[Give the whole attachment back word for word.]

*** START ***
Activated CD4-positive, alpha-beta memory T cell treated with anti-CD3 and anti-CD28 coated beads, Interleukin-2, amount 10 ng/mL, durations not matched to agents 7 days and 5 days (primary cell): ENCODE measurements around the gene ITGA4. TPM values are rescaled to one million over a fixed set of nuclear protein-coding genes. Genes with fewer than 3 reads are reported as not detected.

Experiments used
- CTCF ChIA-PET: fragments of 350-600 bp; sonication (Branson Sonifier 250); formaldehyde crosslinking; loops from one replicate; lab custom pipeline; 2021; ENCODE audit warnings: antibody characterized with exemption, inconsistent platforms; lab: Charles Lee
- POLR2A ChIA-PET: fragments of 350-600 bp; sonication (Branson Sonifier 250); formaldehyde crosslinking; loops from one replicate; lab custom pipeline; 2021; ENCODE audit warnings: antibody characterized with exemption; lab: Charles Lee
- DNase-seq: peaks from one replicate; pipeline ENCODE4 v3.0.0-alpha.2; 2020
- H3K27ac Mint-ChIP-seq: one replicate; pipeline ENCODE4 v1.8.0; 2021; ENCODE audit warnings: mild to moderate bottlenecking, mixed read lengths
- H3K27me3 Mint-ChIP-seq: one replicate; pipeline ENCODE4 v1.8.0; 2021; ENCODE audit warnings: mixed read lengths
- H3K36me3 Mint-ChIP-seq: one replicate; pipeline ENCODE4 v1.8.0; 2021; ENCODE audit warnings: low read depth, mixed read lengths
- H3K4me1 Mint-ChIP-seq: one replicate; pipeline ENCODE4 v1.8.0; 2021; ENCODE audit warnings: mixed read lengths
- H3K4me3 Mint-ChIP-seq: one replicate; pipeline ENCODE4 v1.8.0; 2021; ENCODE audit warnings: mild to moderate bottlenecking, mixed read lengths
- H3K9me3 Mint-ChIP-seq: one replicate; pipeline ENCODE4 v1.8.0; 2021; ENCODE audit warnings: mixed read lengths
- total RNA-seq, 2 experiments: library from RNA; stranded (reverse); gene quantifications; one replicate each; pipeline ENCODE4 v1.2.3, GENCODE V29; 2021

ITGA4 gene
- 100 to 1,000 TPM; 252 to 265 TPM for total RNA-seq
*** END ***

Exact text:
Activated CD4-positive, alpha-beta memory T cell treated with anti-CD3 and anti-CD28 coated beads, Interleukin-2, amount 10 ng/mL, durations not matched to agents 7 days and 5 days (primary cell): ENCODE measurements around the gene ITGA4. TPM values are rescaled to one million over a fixed set of nuclear protein-coding genes. Genes with fewer than 3 reads are reported as not detected.

Experiments used
- CTCF ChIA-PET: fragments of 350-600 bp; sonication (Branson Sonifier 250); formaldehyde crosslinking; loops from one replicate; lab custom pipeline; 2021; ENCODE audit warnings: antibody characterized with exemption, inconsistent platforms; lab: Charles Lee
- POLR2A ChIA-PET: fragments of 350-600 bp; sonication (Branson Sonifier 250); formaldehyde crosslinking; loops from one replicate; lab custom pipeline; 2021; ENCODE audit warnings: antibody characterized with exemption; lab: Charles Lee
- DNase-seq: peaks from one replicate; pipeline ENCODE4 v3.0.0-alpha.2; 2020
- H3K27ac Mint-ChIP-seq: one replicate; pipeline ENCODE4 v1.8.0; 2021; ENCODE audit warnings: mild to moderate bottlenecking, mixed read lengths
- H3K27me3 Mint-ChIP-seq: one replicate; pipeline ENCODE4 v1.8.0; 2021; ENCODE audit warnings: mixed read lengths
- H3K36me3 Mint-ChIP-seq: one replicate; pipeline ENCODE4 v1.8.0; 2021; ENCODE audit warnings: low read depth, mixed read lengths
- H3K4me1 Mint-ChIP-seq: one replicate; pipeline ENCODE4 v1.8.0; 2021; ENCODE audit warnings: mixed read lengths
- H3K4me3 Mint-ChIP-seq: one replicate; pipeline ENCODE4 v1.8.0; 2021; ENCODE audit warnings: mild to moderate bottlenecking, mixed read lengths
- H3K9me3 Mint-ChIP-seq: one replicate; pipeline ENCODE4 v1.8.0; 2021; ENCODE audit warnings: mixed read lengths
- total RNA-seq, 2 experiments: library from RNA; stranded (reverse); gene quantifications; one replicate each; pipeline ENCODE4 v1.2.3, GENCODE V29; 2021

ITGA4 gene
- 100 to 1,000 TPM; 252 to 265 TPM for total RNA-seq